Monday, 24 March 2014

The Wicker Man (1973) Film Review

Fig 1: The Wicker Man (1973) Poster
The film 'The Wicker Man'  is an incredibly suspense-filled cult classic; with a plot pumped full with misdirection, screenplay that keeps the audience shivering on the edge of their seats and a completely estranged visual experience that fools delightfully with a viewer's preconceptions of religion.

"Anthony Shaffer penned the screenplay which, for sheer imagination and near-terror, has seldom been equalled." (Variety Staff 2008)

The screenplay of 'The Wicker Man' is both parts mysterious and disturbing. Its use of old Pagan traditions, beliefs and mannerisms give it a strange feel from the very start which only grows stronger as Sergeant Howie, from the Scottish mainland police force, investigates the disappearance of the young girl, Rowan Morrison. The film, as noted in the quotation above, is extremely imaginative as it makes superb use of all aspects of Pagan belief to frighten an audience unfamiliar with them, it blends these beliefs so seamlessly into a familiar modern environment which confuses and astonishes audiences when it becomes suddenly clear what is taking place on the island. 

Fig 2: Maypole Scene in 'The Wicker Man'

"Edward Woodward is pitch-perfect as Sergeant Howie. He makes a character who, to be honest, is not extremely likeable into a sympathetic figure. We root for him in spite of his flaws because Woodward is so genuine, so thoroughly convinced that he is a righteous man in a community of depravity." (Gonzalez 2008)

The strong characterisation of Sergeant Howie is such a vital role to 'The Wicker Man' that without it, the film as whole cannot function. While 'The Wicker Man' makes good use of its many characters , It is Sergeant Howie who acts as a conduit between the audience and the film's focus, his voicing of opinions and observations act as vocalisations of audience opinion during the many events, but his winding path in investigating the disappearance of Rowan gives very little straightforward movement in the tale and is the main tool of misdirection in the plot, deceiving the audience all the way up to its horrifying conclusion.

Fig 3: The Burning Wicker Man scene in 'The Wicker Man'
"hardly anything surpasses that clifftop finale for freakish terror" (Quinn 2007)

The finale of the 'The Wicker Man' has be immortalised as one of the greatest filmic twists of all time, the sudden change from daring escape to elaborately planned trap is almost unforeseen to audiences during the events leading up to it.It is only upon re-examination of moments through out the film that a much more sinister plot can be revealed. The entire film is rife with symbolic elements of it conclusion, hinting ever so subtly at Sergeant Howie's approaching demise. An example of these would be the use of rabbit imagery, from the finding of a rabbit carcass in Rowan's supposed grave to the beheading of the rabbit headdress during the mayday ritual, the rabbit can be interpreted as a representation of Howie himself, an innocent animal being killed by the predators around it. Another example would be the constant temptation and torment of Howie by the villagers; Willow's constant on screen sexual allure, the pursuit around the village, their constant carelessness about Rowan, etc. When re-examined with the ending in mind, each of these, and many more, instances are engineered circumstances and are organised to test Sergeant Howie's resilience, fortitude and belief as a Christian to their limits, so the village knows they have the perfect human sacrifice for the mayday festival and their gods. This feeling, evoked by the films end, grows more powerful even after it is viewed. It casts the film in a extremely sinister light and moves it away from suspense thriller it seems to be altogether and instead moves into the realm of absolute horror, this echoing fright shadows each character's every word, their every action becomes malicious and deceitful as the perfectly engineered, elaborately organised plot moves Sergeant Howie ever closer to his sickening demise, like a lamb to the slaughter.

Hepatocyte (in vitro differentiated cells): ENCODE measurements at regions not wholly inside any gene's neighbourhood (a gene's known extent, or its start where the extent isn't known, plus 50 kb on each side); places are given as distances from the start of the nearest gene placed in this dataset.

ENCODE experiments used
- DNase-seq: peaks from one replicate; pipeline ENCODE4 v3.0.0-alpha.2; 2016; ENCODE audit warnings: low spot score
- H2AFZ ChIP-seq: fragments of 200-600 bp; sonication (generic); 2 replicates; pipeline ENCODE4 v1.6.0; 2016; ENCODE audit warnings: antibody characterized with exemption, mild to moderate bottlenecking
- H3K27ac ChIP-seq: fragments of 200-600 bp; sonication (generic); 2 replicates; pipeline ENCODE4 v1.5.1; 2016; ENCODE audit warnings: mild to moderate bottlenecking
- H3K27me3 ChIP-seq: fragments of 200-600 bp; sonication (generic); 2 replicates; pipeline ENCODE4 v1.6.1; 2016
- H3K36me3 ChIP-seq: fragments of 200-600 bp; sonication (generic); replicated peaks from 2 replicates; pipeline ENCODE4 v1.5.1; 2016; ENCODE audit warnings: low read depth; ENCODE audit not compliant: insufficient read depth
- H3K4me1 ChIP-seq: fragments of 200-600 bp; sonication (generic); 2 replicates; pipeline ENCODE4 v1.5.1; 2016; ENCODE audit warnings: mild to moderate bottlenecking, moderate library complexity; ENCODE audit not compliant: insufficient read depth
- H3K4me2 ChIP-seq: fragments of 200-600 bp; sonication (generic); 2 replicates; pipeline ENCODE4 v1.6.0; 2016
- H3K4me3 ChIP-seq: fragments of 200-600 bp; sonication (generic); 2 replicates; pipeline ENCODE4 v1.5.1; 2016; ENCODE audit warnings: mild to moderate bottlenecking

List of Illustrations

Fig 1: 'The Wicker Man' poster [Poster] At: http://upload.wikimedia.org/wikipedia/en/thumb/a/ae/TheWickerMan_UKrelease_Poster.jpg/220px-TheWickerMan_UKrelease_Poster.jpg

Fig 2: Maypole scene in 'The Wicker Man' (1973) Directed by Robin Hardy. [Film Still] United Kingdom: British Lion Films. At: http://optimumscreenings.co.uk/press/wickerman/WM-014.jpg

Fig 3: The Burning Wicker Man scene in 'The Wicker Man' (1973) Directed by Robin Hardy. [Film Still] United Kingdom: British Lion Films. At: http://ferdyonfilms.com/Wicker%201.jpg

Bibliography

Gonzalez Jr, Felix (2007) At: http://www.dvdreview.com/reviews/pages/2556.shtml [Online Review] (Accessed 24/03/2014)

Quinn, Anthony (2007) At: http://www.independent.co.uk/arts-entertainment/films/reviews/the-wicker-man-15-462732.html [Online Review] (Accessed 24/03/2014)

Variety Staff (2008) At: http://variety.com/1972/film/reviews/the-wicker-man-1200422895/ [Online Review] (Accessed 24/03/2014)

Tuesday, 11 March 2014

Memento (2000) Film Review

Fig 1: 'Memento' (2000) poster
The film 'Memento' (2000) is a complicated narrative that has no steady point in time and constantly flicks backwards in time, with each new scene ending on an identical series of events to the start of the last. This narrative style can be extremely confusing for any audience that falls behind the story's progression but 'Memento' use this style in a rhythmic and entrancing way that keeps the audiences viewing experience fresh and interesting until the final twist.